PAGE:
quinta-feira, 27 de maio de 2010
'North by Northwest,' 1959
'North by Northwest,' 1959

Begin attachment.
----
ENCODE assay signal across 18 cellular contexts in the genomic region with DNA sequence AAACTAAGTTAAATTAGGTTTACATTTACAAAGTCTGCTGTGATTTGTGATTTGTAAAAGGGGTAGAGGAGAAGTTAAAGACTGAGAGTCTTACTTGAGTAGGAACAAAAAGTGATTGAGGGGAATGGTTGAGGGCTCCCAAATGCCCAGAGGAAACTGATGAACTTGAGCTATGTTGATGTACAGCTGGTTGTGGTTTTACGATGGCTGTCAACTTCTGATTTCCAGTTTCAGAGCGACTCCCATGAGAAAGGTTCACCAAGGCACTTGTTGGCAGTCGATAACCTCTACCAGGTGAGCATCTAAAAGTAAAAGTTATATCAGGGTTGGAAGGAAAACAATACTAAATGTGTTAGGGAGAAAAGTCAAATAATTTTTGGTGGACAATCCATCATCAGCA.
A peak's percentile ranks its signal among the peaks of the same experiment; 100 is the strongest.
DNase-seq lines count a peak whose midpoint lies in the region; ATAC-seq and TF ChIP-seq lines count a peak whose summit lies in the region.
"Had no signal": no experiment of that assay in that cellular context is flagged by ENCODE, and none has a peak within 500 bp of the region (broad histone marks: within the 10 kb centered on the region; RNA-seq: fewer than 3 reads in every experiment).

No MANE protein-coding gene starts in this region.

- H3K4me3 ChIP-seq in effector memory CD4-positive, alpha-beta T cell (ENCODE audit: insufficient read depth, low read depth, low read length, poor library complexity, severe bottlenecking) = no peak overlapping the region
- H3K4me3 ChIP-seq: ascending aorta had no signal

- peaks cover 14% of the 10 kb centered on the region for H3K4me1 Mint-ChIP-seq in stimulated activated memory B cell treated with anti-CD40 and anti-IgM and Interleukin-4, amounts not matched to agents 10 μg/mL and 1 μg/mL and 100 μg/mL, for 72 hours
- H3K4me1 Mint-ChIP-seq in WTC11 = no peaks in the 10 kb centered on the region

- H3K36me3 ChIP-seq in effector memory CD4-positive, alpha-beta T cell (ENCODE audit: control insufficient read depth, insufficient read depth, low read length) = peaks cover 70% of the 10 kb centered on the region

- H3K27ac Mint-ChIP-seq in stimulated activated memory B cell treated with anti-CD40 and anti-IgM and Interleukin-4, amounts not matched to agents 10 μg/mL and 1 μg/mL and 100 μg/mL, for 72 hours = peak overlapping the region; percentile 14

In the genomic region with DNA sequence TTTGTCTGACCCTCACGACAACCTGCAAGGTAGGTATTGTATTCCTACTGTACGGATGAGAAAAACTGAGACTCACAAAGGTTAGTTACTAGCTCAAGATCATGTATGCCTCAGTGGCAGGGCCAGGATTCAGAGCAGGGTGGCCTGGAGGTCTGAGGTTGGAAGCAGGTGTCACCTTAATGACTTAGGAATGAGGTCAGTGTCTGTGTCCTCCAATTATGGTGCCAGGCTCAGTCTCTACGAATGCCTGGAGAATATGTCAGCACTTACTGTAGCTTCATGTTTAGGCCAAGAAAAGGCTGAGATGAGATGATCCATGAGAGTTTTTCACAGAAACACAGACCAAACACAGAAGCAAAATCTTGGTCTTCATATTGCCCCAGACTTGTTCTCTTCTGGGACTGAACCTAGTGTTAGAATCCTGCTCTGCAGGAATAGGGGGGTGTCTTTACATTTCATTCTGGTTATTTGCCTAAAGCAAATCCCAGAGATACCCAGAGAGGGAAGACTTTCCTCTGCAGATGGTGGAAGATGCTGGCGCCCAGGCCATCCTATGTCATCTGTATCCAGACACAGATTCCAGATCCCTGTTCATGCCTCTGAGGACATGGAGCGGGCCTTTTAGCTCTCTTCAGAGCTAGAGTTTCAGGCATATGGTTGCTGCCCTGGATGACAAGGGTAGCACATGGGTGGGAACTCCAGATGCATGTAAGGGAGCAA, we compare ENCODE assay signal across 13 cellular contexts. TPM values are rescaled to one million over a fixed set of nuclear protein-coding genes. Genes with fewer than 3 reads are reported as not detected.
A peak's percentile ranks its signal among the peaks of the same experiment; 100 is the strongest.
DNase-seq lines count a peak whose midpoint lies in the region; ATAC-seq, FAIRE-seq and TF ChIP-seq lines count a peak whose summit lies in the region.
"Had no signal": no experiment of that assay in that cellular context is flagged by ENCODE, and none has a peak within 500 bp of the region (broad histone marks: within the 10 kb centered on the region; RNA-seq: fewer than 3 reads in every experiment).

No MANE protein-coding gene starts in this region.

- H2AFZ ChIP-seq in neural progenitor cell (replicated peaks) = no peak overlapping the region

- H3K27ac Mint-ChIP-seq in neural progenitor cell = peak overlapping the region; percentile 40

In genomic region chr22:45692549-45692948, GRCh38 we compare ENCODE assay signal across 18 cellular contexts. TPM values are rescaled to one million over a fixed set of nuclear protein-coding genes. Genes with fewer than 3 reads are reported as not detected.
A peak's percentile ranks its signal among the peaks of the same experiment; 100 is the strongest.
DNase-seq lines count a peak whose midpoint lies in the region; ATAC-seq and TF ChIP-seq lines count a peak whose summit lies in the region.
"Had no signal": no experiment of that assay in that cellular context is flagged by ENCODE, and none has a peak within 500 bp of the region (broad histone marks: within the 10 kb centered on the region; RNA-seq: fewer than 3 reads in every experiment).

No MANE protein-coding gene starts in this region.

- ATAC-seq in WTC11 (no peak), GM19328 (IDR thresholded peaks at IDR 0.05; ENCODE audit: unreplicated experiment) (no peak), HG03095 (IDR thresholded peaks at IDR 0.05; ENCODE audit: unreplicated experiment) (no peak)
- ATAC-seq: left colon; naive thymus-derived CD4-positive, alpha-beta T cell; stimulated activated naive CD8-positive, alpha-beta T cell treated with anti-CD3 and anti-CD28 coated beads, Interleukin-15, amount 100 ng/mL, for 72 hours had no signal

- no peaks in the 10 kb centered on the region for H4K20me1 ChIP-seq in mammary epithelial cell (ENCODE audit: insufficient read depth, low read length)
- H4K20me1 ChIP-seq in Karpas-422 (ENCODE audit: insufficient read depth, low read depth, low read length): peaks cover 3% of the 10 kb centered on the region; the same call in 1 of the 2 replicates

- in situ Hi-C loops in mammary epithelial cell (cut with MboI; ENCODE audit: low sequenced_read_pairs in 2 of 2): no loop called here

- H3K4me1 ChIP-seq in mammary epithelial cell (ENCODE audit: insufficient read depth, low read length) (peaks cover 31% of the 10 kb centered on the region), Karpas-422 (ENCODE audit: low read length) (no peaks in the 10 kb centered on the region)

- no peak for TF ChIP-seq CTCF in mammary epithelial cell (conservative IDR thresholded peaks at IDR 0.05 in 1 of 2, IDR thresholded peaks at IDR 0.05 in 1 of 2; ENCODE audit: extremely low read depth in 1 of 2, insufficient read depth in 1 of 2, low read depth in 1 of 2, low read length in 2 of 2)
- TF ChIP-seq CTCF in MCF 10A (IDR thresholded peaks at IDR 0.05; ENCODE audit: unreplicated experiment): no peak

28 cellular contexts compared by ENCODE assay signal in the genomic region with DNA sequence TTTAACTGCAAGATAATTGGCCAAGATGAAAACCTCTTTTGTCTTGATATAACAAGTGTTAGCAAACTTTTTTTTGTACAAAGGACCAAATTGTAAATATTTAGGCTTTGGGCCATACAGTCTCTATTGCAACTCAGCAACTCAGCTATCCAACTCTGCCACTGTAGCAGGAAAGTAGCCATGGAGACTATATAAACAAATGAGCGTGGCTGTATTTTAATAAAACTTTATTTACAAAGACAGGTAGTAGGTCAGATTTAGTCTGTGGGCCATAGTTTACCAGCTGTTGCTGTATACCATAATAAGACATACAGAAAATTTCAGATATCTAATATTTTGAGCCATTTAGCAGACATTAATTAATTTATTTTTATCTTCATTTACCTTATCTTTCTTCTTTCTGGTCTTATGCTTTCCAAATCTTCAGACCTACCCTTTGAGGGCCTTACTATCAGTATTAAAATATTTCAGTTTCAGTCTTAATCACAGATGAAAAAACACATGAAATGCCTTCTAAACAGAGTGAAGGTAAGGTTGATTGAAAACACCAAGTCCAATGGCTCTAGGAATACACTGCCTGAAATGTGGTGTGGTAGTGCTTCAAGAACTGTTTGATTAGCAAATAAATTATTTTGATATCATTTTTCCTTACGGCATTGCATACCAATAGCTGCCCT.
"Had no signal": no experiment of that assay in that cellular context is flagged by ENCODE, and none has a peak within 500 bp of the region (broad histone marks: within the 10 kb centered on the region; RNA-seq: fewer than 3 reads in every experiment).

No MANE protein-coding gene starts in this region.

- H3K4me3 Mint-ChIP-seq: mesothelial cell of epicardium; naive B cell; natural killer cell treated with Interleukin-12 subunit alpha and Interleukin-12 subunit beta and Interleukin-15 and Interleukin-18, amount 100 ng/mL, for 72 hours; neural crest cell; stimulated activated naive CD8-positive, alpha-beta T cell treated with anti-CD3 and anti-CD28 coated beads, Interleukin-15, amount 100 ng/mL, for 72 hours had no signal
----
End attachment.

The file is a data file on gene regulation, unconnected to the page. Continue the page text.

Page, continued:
During one of the satirical cocktail conversations in Alfred Hitchcock's "Rope" (1948), two women debate the virtues of James Mason ("so attractively sinister!") and Cary Grant. So it was perhaps a fulfillment of a directorial dream when, 11 years later, Hitchcock pitted these two stars against each other in his most glorious adventure fantasy, "North by Northwest." It reminds you of how magical and emotionally satisfying movie escapism can be, especially in the current era of "Transformers." It's never passed out of circulation, so it doesn't carry the extra charge of rediscovery. But it's a great movie -- probably Hitchcock's most influential, since it's had as much of an influence on the tone and set pieces of James Bond films as did Ian Fleming himself. It's set in a coolly amoral, mostly upper-crust fantasy land stretching from Long Island to Mount Rushmore -- as if the entire fragmented contemporary world had inspired the suave, bitchy banter and cynical courage of men and women living by their wits."North by Northwest" is of all Hitchcock films the most fitting testament to his reputation as the complete film-artist-as-game-player. The film has never ceased running on TCM, and yet, watching adman Cary Grant get embroiled in an espionage plot involving a cosmopolitan master agent -- Mason! -- and a mysterious beauty, Eva Marie Saint, is vastly more pleasurable on the big screen. There you can fully appreciate the sportive precision of Hitchcock's compositions in such classic sequences as the crop-duster ambush and chase at a prairie road stop or the climactic pursuit across the faces of Mount Rushmore -- a deadly game of Chutes and Ladders with human tokens. The sleeping-car flirtation between Grant and Saint -- a mutual seduction, really -- showcases the mature sexiness of Hitchcock's work at its best. The sexiness is made all the more pointed by the divided emotions underneath the surface lust and humor. I think "Sabotage" (1936) and "Notorious" (1946) are Hitchcock's most broadly resonant movies, but on its own terms as a consummate light entertainment, "North by Northwest" beautifully illustrates one of Hitchcock's overriding themes: the subversion of everyday life by the tumult of the 20th century, and the need for men and women to make a separate peace. At the start, Grant is a dithering executive caught up in a whirl of meaningless appointments, but as he demands to know the truth behind the spy plot he's tumbled into, he becomes a more substantial person. Grant plays his role with perfect charm: He's both the embodiment of old-time comic-romantic movie stardom -- a terrific foil for Hitchcock and screenwriter Ernest Lehman's jokes (the other characters are always commenting on his good looks and tailoring) -- and an actor with such untrammeled energy that you never doubt his potential to take on the world. When, in the course of the movie, he loses the vestiges of his banal existence and risks his life for love on Mount Rushmore, he -- and Saint and Hitchcock -- scale the heights of screen romance.